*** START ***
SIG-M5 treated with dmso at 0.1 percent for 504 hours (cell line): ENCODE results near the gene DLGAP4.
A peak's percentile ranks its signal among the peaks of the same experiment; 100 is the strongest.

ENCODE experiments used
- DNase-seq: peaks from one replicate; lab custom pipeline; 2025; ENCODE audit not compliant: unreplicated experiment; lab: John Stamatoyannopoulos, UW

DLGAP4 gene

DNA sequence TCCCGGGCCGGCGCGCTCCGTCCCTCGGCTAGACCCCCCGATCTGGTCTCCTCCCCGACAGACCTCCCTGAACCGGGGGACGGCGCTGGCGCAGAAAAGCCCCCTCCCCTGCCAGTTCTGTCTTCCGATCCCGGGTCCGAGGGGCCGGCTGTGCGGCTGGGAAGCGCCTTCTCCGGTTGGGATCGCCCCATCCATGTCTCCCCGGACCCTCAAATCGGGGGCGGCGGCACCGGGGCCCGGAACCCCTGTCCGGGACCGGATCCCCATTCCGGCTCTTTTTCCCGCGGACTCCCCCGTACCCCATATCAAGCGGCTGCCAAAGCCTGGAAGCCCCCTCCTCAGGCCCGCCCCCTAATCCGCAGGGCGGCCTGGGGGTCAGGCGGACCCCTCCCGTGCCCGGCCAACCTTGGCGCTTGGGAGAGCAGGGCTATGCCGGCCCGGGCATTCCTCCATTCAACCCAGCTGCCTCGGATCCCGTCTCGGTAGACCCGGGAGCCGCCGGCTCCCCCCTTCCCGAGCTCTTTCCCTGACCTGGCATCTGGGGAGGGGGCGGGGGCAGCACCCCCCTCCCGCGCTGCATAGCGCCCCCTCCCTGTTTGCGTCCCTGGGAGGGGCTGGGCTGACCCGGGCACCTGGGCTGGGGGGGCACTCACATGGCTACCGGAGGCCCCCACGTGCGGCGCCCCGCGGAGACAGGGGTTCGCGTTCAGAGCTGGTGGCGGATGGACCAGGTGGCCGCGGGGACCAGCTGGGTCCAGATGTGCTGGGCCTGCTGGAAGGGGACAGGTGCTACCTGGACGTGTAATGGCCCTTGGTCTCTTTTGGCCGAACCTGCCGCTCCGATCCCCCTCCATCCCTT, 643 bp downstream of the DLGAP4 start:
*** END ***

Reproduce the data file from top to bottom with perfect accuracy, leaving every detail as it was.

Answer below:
SIG-M5 treated with dmso at 0.1 percent for 504 hours (cell line): ENCODE results near the gene DLGAP4.
A peak's percentile ranks its signal among the peaks of the same experiment; 100 is the strongest.

ENCODE experiments used
- DNase-seq: peaks from one replicate; lab custom pipeline; 2025; ENCODE audit not compliant: unreplicated experiment; lab: John Stamatoyannopoulos, UW

DLGAP4 gene

DNA sequence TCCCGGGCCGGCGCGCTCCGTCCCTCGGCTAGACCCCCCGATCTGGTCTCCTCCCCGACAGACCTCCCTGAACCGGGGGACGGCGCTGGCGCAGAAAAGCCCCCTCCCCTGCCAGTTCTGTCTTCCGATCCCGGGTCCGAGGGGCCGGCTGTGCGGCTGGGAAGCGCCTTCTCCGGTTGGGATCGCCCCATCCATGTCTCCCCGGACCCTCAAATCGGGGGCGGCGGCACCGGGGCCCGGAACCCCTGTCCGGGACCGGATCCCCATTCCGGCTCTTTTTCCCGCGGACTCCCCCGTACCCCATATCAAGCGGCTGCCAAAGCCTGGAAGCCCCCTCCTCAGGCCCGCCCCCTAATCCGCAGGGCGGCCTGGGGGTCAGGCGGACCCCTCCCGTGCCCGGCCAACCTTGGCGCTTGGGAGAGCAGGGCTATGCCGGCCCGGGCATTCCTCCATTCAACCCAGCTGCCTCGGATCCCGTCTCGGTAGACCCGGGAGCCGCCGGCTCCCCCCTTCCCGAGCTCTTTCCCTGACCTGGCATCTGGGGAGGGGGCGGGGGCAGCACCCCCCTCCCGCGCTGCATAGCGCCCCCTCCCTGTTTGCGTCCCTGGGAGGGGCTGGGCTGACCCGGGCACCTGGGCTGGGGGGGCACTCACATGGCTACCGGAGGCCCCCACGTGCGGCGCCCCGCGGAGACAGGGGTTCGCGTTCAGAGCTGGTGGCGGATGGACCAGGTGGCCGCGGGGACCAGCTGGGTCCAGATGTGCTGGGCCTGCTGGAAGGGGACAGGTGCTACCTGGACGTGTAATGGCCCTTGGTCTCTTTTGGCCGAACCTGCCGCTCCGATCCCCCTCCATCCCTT, 643 bp downstream of the DLGAP4 start: